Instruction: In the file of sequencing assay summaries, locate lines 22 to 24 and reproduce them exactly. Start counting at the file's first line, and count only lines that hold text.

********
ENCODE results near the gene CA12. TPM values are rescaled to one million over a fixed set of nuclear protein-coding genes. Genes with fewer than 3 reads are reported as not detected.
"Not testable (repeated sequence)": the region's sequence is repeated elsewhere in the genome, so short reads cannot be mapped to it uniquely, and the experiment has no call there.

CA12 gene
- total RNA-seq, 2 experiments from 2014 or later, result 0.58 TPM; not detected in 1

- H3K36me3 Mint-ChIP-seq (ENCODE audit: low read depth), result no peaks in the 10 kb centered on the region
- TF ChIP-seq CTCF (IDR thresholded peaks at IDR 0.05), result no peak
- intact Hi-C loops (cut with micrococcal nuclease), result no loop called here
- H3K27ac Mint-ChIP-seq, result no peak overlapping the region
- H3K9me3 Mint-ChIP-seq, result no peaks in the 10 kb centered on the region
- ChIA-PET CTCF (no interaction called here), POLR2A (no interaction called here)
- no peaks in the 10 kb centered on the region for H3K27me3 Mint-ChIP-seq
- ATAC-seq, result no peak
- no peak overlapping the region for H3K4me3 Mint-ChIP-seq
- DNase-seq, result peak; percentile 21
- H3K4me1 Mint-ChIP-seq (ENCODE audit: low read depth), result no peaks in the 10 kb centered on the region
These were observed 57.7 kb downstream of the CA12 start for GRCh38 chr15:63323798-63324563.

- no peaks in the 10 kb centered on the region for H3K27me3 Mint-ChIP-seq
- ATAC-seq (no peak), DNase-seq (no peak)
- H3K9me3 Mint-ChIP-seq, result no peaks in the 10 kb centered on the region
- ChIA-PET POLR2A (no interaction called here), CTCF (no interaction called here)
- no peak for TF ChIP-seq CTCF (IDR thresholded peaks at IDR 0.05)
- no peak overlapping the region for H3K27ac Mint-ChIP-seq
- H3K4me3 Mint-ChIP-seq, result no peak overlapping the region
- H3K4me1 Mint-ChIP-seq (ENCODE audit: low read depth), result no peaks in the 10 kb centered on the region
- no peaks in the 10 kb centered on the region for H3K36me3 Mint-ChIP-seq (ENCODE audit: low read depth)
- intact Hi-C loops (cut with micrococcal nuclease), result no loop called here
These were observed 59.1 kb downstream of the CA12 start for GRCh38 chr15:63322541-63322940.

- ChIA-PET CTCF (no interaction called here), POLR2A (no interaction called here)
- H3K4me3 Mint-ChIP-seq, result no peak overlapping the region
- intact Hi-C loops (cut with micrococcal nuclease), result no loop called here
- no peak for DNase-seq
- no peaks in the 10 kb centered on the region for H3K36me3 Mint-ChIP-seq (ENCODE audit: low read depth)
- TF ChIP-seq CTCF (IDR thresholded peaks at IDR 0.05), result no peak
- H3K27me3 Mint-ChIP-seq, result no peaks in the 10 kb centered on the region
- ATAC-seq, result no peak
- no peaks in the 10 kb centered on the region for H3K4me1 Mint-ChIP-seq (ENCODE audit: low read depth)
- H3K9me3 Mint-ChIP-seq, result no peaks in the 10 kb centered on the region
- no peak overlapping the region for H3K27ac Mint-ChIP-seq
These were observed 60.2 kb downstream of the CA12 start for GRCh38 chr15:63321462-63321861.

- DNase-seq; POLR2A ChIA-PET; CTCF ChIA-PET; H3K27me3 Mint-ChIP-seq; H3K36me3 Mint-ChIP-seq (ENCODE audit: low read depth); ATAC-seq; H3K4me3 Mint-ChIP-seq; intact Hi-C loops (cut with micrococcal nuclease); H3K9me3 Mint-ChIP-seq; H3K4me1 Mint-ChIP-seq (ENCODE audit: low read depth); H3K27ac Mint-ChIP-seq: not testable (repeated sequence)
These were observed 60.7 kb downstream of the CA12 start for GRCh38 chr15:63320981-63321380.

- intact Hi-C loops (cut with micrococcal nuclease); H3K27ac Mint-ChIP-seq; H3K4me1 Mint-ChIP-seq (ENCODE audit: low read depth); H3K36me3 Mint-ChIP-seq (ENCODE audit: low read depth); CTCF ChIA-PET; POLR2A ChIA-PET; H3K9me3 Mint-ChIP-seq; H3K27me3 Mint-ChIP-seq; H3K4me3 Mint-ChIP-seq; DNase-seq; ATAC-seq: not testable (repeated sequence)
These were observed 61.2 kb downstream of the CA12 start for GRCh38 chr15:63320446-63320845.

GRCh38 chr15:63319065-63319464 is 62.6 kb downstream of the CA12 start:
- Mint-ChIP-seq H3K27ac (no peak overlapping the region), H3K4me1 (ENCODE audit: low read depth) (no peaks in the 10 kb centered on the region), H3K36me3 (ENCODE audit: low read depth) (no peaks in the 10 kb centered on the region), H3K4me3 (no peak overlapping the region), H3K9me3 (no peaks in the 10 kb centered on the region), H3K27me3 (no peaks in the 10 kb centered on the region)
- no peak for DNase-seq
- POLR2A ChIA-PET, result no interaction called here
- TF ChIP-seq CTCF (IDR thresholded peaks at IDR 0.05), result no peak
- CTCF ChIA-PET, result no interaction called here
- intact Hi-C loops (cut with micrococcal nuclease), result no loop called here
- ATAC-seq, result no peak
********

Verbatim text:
- no peak overlapping the region for H3K27ac Mint-ChIP-seq
- H3K4me3 Mint-ChIP-seq, result no peak overlapping the region
- H3K4me1 Mint-ChIP-seq (ENCODE audit: low read depth), result no peaks in the 10 kb centered on the region